The Raptors hit 16 threes in the first game to set a playoff franchise record. They shot 51.7 percent from long range. In Game 2, they hit 13 and 11 were in the first half. They made seven of them in the first quarter alone to the tune of 44 points, the worst defensive quarter in the playoffs in Wizards franchise history since 1965.

This is how much the three-point shot matters: the Raptors' 11 first-half threes in Game 2 helped them outscore the Wizards by 18 points by halftime, but in the second half when they hit only two threes, the Wizards edged them by seven points. Washington has to stop the three-pointer, it's that simple.

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For more on the Wizards-Raptors series, check out or latest Wizards Tipoff podcast:

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Wizards hope meeting between superstar backcourt can jumpstart Bradley Beal's playoff production

Wizards hope meeting between superstar backcourt can jumpstart Bradley Beal's playoff production

With an 0-2 deficit in their first-round playoff series against the Raptors, Wizards head coach Scott Brooks called for a meeting with his two All-Star guards once his team returned to Washington. Brooks met with John Wall and Bradley Beal, hoping to solve an issue that plagued them particularly in Game 2, a blowout loss.

Brooks is intent on getting more out of Beal offensively and since Wall is the quarterback of their offense, it made sense to have him present. After Beal scored nine points and shot just 3-for-11 from the field and 1-for-5 from three, it is clear to Brooks that the Wizards need more to climb back in this series.

"We need to have Brad play well. It's no secret that you need your best players to step up and play well," Brooks said.

Both Brooks and Wall, who each spoke after Thursday's practice, said Beal needs to be more assertive in the offense. Beal averaged 28.8 points against the Raptors through four regular season games and Wall did not play in any of them. In theory, things should be easier for him now with another star player drawing attention.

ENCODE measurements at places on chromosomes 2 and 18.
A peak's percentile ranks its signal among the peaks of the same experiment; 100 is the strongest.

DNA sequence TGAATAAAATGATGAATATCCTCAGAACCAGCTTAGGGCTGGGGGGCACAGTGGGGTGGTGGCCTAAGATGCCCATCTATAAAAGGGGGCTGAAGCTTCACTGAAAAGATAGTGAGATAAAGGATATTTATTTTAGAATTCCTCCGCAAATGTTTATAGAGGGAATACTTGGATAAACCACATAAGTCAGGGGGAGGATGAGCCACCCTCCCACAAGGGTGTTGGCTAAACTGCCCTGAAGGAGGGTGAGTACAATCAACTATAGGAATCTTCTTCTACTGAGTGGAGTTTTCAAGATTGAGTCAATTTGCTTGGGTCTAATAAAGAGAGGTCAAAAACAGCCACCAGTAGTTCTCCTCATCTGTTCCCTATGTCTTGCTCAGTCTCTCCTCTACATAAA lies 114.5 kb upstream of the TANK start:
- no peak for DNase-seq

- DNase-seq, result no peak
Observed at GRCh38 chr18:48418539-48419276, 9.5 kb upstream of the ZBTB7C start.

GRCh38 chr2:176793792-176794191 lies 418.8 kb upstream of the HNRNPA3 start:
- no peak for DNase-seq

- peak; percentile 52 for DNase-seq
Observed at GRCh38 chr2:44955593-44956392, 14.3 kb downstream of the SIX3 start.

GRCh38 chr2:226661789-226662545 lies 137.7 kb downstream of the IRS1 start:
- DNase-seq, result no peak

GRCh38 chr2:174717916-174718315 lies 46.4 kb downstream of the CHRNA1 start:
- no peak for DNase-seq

That has not been the case, however. Beal is averaging 14.0 points through two games while shooting just 39.3 percent from the field and 27.3 percent from three. 

Even if his shot isn't falling, the Wizards want Beal to force the issue.

"I feel like I tell him at times that he needs to be more aggressive. Be more aggressive and look for your shot," Wall said. "He even says it that he has to be more aggressive himself. Even if he's missing or making shots. That's how he's been all season. We need that same type of player, to be aggressive and get at least 20 shots or more per game. That's when our team is probably at our best."

Beal has been limited to 14 shots per game by the Raptors when he averaged 18.1 during the regular season. Wall said he and Beal often talk within games about how Beal would like to be set up and the meeting with Brooks involved some of that dialogue.

While Beal's struggles stand out, the same could be said for Otto Porter, the Wizards' third-leading scorer. Porter was held to 12 points in Game 2 and did not attempt a single three-pointer. For a guy who finished third in the NBA in three-point percentage (44.1), that is difficult to justify.

Like Beal, the Wizards need Porter to impose his will a bit more and according to Brooks, the right lower leg strain he suffered late in the regular season is not to blame.

"He's 100 percent healthy," Brooks said. "It's always been a little bit of a problem. We want Otto to be more aggressive. We gotta run some more plays for him and the defense has done a good job on him. We need him to play well."

Like Beal, Porter had success against Toronto in the regular season. He averaged 18.5 points on 59.2 percent shooting, including a 24-point game on March 2. 

The Wizards need Beal and Porter to step up, knowing the series could hinge on if they do.